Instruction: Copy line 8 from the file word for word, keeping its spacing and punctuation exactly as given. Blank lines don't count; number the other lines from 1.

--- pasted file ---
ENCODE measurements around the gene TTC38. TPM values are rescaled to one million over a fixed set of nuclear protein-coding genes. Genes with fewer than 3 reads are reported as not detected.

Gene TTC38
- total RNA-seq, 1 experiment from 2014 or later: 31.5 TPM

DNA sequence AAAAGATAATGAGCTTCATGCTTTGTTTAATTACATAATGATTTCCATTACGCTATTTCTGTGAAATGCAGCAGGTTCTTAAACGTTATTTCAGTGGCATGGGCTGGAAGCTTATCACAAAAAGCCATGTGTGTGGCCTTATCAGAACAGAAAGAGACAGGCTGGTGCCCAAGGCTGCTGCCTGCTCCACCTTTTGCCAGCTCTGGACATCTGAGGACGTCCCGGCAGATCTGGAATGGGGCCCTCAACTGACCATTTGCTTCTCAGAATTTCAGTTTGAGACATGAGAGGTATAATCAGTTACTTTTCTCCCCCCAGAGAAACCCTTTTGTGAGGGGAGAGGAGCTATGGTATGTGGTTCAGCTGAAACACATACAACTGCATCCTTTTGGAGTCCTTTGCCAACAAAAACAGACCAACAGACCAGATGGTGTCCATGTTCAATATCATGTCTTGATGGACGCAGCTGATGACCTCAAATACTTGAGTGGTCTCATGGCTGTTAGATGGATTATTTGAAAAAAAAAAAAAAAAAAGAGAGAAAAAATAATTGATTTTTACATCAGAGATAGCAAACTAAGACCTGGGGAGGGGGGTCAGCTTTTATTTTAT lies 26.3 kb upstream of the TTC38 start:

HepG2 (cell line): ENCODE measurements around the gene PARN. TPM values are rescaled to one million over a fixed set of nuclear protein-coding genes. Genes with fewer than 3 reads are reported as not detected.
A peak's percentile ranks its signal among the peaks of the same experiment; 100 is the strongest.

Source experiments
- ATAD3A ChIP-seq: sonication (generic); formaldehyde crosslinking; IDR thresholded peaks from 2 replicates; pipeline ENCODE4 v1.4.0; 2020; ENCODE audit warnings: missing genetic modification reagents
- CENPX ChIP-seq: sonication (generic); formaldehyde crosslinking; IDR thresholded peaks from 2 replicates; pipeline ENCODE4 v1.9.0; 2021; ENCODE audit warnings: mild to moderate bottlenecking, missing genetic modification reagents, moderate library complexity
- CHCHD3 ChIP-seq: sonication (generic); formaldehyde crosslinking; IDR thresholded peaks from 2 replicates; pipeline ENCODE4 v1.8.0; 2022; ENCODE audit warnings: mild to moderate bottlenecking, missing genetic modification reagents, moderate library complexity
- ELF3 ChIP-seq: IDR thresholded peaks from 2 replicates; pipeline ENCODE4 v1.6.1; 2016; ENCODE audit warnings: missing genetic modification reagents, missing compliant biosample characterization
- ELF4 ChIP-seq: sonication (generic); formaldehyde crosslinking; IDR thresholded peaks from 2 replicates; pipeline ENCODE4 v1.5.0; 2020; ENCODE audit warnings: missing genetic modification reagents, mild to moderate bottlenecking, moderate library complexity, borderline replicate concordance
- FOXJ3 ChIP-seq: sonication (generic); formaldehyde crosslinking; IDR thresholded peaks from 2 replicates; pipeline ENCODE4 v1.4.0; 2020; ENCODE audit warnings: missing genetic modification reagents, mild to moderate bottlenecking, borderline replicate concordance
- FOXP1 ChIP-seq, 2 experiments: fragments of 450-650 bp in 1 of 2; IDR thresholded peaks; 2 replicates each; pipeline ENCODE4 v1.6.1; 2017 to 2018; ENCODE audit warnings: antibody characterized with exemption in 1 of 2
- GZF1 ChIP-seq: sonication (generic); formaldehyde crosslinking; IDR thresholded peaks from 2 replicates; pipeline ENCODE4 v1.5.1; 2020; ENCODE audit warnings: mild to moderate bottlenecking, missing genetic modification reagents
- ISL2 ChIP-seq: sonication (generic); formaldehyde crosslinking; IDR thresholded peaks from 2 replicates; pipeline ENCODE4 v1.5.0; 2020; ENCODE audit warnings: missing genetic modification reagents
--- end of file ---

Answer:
- ATAD3A ChIP-seq: sonication (generic); formaldehyde crosslinking; IDR thresholded peaks from 2 replicates; pipeline ENCODE4 v1.4.0; 2020; ENCODE audit warnings: missing genetic modification reagents